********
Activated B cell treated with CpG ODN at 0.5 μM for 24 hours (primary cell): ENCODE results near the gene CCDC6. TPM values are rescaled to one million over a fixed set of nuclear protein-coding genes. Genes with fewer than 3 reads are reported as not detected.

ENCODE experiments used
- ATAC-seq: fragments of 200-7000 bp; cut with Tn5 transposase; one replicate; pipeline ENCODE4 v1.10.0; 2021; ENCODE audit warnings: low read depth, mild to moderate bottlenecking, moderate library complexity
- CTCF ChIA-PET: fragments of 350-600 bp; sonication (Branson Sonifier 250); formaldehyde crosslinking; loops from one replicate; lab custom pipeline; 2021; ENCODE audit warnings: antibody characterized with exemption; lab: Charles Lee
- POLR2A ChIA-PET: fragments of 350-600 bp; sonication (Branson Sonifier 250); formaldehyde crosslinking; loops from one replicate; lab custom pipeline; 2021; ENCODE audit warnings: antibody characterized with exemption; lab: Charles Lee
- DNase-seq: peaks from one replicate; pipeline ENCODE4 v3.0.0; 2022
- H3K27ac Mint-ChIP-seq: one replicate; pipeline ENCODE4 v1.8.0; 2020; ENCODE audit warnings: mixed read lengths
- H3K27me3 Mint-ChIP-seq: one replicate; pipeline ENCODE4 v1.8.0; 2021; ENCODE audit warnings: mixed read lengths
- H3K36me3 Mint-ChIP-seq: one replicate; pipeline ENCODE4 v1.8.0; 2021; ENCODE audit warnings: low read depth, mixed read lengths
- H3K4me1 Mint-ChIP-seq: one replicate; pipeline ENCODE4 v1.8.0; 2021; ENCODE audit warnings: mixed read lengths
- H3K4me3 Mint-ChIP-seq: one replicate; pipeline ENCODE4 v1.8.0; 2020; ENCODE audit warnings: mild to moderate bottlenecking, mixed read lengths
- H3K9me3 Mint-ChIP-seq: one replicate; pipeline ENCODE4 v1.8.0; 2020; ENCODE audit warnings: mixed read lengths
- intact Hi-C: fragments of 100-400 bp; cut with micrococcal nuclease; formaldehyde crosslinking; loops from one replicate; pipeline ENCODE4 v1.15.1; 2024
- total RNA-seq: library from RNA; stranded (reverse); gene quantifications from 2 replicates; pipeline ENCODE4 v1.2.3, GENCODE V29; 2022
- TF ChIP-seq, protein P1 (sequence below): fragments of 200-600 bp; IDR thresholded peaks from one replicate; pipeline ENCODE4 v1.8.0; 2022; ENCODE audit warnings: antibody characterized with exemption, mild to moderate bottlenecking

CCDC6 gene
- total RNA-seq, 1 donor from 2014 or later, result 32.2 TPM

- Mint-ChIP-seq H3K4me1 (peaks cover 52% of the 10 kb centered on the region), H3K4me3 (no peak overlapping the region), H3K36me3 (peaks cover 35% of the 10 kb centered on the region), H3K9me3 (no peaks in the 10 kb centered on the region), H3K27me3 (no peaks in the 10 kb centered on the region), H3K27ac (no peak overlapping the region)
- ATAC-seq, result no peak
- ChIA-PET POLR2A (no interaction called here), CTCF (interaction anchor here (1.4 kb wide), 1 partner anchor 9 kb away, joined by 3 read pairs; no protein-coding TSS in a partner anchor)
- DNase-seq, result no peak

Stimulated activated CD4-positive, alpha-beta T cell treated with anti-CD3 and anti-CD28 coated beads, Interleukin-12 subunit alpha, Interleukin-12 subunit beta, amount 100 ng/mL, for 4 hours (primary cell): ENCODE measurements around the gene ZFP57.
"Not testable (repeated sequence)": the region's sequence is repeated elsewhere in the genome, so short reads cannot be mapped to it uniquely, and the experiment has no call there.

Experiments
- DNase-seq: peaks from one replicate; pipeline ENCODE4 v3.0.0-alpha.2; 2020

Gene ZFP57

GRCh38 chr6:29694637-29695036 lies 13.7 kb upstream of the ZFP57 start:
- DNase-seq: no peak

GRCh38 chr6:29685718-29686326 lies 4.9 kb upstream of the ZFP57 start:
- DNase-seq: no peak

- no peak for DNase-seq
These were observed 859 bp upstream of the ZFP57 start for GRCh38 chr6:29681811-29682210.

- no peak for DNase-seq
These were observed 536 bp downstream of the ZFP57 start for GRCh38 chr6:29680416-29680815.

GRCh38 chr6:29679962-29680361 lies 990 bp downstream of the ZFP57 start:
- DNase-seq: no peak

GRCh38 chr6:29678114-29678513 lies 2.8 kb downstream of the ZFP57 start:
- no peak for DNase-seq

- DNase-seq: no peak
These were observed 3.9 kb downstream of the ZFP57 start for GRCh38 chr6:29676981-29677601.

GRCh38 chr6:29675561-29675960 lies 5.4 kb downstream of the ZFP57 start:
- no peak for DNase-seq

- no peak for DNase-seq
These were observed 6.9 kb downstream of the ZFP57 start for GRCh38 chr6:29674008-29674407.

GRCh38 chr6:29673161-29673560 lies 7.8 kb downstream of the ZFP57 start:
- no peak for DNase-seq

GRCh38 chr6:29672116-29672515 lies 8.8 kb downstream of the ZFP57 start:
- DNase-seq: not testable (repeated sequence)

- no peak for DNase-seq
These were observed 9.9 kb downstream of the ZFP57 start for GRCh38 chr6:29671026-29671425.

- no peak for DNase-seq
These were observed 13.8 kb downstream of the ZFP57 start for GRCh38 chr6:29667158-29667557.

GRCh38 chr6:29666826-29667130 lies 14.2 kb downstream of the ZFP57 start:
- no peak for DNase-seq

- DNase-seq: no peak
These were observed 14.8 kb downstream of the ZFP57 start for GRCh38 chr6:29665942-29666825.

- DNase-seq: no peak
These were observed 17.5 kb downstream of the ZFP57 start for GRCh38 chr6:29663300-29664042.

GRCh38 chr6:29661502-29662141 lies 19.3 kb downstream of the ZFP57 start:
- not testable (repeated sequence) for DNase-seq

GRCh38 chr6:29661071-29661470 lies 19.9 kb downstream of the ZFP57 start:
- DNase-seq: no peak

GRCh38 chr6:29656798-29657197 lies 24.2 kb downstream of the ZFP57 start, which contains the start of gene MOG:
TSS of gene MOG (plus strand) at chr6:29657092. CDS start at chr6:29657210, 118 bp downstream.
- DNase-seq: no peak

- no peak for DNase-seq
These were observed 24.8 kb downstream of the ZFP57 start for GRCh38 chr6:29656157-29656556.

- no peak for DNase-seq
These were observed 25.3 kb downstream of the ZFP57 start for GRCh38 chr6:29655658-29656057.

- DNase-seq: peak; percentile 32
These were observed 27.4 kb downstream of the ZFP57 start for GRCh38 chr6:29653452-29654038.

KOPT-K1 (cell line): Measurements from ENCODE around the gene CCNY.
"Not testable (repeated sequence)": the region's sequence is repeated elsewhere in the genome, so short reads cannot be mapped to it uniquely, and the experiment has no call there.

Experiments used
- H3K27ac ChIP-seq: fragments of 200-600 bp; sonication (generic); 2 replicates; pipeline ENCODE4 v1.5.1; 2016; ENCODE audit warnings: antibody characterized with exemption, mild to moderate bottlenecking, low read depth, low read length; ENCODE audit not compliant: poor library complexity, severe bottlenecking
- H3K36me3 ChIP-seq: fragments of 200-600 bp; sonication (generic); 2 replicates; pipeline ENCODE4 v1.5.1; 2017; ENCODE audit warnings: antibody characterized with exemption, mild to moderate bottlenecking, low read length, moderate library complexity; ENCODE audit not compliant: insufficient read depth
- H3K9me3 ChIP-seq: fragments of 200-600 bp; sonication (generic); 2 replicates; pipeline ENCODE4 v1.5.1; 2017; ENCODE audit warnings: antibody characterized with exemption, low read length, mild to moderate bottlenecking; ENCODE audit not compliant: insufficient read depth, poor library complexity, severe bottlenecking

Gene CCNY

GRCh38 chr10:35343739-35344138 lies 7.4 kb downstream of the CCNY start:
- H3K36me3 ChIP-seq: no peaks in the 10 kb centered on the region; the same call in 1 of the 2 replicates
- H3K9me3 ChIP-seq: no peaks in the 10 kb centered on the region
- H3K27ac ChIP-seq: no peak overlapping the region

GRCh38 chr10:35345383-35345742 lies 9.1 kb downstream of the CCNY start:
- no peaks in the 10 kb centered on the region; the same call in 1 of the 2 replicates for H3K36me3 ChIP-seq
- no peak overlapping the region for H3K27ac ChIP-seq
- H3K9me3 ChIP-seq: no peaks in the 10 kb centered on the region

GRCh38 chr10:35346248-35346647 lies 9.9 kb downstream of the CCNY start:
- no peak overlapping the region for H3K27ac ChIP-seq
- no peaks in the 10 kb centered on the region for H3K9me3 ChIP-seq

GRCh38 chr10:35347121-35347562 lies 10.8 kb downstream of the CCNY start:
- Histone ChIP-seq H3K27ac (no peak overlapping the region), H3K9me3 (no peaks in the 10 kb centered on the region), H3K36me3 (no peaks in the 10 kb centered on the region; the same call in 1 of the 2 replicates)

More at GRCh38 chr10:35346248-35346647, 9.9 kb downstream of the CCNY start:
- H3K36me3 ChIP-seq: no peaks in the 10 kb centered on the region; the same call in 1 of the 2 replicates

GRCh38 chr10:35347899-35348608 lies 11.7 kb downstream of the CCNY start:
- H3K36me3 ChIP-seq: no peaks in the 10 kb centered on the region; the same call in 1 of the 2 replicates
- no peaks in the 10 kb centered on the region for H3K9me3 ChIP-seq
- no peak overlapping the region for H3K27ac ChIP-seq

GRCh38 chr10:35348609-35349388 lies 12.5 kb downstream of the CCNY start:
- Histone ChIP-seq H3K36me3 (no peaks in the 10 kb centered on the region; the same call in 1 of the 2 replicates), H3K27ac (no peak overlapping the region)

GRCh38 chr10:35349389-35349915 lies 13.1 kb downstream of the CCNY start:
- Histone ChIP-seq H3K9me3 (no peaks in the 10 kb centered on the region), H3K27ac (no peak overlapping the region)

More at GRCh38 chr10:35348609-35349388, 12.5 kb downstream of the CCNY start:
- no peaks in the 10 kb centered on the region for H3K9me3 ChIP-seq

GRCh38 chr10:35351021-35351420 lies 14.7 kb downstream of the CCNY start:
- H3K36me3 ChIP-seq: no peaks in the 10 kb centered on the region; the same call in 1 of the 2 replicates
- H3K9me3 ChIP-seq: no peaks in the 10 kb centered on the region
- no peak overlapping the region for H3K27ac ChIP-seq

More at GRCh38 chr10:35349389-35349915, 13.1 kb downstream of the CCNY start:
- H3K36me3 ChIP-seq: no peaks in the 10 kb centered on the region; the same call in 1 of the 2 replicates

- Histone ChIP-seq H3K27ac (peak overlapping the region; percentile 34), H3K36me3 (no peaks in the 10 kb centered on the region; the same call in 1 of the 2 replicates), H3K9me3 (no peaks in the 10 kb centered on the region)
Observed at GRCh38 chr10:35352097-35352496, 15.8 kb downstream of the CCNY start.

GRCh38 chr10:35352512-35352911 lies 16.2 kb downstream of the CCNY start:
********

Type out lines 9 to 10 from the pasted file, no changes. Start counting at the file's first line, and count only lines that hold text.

- H3K36me3 Mint-ChIP-seq: one replicate; pipeline ENCODE4 v1.8.0; 2021; ENCODE audit warnings: low read depth, mixed read lengths
- H3K4me1 Mint-ChIP-seq: one replicate; pipeline ENCODE4 v1.8.0; 2021; ENCODE audit warnings: mixed read lengths